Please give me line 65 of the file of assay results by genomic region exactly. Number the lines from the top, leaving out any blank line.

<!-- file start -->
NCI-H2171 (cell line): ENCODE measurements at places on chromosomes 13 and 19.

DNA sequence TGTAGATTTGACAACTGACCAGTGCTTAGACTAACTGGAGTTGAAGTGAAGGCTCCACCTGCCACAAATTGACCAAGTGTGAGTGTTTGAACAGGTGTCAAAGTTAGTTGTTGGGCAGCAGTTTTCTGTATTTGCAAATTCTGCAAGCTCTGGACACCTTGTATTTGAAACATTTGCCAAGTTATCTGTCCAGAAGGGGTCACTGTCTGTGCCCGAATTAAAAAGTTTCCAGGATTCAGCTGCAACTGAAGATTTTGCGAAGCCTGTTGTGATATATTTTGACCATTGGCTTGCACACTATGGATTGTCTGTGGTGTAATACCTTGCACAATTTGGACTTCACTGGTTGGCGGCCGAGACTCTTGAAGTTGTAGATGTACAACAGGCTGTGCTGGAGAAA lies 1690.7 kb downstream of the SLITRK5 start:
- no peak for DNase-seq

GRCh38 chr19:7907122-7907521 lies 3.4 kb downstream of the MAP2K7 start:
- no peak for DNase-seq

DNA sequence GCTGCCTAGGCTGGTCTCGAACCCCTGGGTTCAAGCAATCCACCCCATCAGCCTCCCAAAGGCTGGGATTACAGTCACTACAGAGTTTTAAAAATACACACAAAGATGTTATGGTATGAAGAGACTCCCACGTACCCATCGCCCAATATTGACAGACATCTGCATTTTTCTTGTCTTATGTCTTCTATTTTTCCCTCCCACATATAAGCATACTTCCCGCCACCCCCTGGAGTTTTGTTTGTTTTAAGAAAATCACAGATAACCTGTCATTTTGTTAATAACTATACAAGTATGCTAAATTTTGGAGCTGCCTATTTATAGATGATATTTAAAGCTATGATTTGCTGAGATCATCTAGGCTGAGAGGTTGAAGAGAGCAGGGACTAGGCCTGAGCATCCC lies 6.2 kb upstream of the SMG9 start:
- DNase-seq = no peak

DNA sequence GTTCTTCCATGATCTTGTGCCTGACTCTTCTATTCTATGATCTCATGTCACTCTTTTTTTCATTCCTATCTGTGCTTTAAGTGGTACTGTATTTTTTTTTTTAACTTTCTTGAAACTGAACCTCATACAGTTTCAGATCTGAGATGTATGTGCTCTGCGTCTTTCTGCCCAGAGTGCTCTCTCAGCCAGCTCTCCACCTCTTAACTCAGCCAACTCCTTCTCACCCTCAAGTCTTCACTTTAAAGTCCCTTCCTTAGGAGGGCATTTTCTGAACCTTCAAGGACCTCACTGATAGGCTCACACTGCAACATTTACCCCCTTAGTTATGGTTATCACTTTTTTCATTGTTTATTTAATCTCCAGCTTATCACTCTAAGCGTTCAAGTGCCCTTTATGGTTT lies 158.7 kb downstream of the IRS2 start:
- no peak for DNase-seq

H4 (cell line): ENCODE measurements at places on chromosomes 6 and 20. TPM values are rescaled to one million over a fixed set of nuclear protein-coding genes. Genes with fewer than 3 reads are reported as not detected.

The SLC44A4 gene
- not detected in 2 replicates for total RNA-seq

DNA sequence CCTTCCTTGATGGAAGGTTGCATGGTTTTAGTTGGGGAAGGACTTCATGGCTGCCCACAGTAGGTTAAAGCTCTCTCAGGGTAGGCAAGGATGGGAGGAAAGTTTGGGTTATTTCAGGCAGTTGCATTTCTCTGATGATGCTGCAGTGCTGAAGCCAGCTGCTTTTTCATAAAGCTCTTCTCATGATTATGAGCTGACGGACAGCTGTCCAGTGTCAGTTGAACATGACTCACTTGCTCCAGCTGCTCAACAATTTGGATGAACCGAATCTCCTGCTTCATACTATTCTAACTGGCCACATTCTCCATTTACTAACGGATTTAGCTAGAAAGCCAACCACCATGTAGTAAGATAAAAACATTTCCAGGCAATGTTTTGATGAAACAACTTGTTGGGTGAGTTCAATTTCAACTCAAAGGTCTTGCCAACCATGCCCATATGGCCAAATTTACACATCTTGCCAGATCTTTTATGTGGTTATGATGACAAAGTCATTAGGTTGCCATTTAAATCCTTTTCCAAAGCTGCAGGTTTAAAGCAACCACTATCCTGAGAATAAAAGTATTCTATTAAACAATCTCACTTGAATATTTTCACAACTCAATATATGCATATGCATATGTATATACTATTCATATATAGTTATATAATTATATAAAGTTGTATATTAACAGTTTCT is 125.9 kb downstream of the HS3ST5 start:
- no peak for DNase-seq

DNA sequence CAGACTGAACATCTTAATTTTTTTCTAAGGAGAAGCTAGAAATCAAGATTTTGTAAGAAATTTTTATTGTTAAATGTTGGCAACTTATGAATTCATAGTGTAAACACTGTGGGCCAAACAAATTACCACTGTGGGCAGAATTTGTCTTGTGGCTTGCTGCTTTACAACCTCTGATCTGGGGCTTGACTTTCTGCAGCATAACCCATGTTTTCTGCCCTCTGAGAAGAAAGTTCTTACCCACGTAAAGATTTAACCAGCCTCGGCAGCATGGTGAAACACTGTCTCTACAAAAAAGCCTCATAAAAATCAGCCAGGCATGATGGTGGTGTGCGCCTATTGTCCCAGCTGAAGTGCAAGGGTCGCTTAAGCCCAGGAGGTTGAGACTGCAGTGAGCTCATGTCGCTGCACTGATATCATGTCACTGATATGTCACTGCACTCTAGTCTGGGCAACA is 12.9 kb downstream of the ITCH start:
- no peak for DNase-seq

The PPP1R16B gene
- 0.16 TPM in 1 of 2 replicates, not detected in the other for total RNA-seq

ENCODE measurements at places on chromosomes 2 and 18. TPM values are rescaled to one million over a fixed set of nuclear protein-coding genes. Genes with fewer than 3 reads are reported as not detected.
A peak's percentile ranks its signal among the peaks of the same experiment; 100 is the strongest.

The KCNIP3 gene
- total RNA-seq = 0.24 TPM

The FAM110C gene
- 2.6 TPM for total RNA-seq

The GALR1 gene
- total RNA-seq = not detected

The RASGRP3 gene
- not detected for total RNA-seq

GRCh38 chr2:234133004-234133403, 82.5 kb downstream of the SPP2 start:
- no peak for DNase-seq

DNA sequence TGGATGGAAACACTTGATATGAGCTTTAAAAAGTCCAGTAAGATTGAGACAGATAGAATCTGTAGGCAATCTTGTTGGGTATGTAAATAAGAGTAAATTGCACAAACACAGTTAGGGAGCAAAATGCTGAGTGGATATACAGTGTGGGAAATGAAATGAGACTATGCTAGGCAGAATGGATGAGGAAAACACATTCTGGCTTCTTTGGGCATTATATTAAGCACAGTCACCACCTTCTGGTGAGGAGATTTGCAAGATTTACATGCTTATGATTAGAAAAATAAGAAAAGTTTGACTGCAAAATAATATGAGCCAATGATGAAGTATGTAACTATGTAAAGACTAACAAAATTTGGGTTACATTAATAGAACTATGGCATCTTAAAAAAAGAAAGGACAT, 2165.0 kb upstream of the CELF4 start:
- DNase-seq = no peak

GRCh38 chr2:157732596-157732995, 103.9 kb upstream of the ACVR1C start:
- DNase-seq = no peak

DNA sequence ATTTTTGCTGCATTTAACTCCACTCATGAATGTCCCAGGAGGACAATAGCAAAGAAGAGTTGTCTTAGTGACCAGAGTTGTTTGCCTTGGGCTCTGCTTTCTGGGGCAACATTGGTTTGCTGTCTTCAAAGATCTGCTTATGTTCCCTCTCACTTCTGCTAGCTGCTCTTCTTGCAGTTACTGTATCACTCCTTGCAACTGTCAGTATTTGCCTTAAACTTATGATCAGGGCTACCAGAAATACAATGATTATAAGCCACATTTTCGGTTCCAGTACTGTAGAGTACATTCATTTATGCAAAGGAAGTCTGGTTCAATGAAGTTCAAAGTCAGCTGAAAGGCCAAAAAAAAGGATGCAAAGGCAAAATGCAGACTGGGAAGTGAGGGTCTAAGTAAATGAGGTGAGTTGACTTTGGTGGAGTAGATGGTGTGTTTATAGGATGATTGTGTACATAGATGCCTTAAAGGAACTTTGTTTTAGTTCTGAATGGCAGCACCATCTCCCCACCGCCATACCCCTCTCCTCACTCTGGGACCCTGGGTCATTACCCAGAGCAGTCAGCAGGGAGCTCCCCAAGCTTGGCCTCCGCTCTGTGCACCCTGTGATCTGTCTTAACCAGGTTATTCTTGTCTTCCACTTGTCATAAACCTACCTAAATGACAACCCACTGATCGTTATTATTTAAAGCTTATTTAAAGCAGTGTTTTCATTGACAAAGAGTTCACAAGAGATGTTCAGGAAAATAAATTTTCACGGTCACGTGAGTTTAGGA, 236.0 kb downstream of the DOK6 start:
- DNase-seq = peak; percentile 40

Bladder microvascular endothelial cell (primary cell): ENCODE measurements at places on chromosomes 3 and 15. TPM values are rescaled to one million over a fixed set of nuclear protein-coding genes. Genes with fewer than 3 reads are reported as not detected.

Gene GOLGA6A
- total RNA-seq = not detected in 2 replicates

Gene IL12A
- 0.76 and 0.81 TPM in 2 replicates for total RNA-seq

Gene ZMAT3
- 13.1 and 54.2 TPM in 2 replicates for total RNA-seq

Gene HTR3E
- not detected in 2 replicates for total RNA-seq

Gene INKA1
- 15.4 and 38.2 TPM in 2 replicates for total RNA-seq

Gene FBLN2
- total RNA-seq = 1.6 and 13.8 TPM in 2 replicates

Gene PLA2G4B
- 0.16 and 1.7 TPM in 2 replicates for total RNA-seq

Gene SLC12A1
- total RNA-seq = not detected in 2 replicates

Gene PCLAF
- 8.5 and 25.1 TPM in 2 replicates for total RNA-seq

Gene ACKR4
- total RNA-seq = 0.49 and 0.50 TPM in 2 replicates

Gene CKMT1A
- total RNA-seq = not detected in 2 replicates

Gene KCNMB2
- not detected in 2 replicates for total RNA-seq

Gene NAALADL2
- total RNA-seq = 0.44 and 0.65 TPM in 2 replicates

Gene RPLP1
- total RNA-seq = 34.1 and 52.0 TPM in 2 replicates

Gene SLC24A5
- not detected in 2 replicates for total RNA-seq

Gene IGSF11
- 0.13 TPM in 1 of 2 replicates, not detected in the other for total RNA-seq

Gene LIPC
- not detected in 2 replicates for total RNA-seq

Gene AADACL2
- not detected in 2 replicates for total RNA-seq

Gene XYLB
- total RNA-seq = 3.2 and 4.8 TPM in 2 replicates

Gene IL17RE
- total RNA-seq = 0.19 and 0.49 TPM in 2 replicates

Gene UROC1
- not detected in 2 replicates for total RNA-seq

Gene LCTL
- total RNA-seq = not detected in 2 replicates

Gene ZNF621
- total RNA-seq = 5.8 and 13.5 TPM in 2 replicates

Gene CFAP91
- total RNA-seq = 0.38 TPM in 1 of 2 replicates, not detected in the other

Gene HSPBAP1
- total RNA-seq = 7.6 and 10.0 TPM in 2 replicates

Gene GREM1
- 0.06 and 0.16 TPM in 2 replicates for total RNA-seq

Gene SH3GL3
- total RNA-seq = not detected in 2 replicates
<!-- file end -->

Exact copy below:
- total RNA-seq = 34.1 and 52.0 TPM in 2 replicates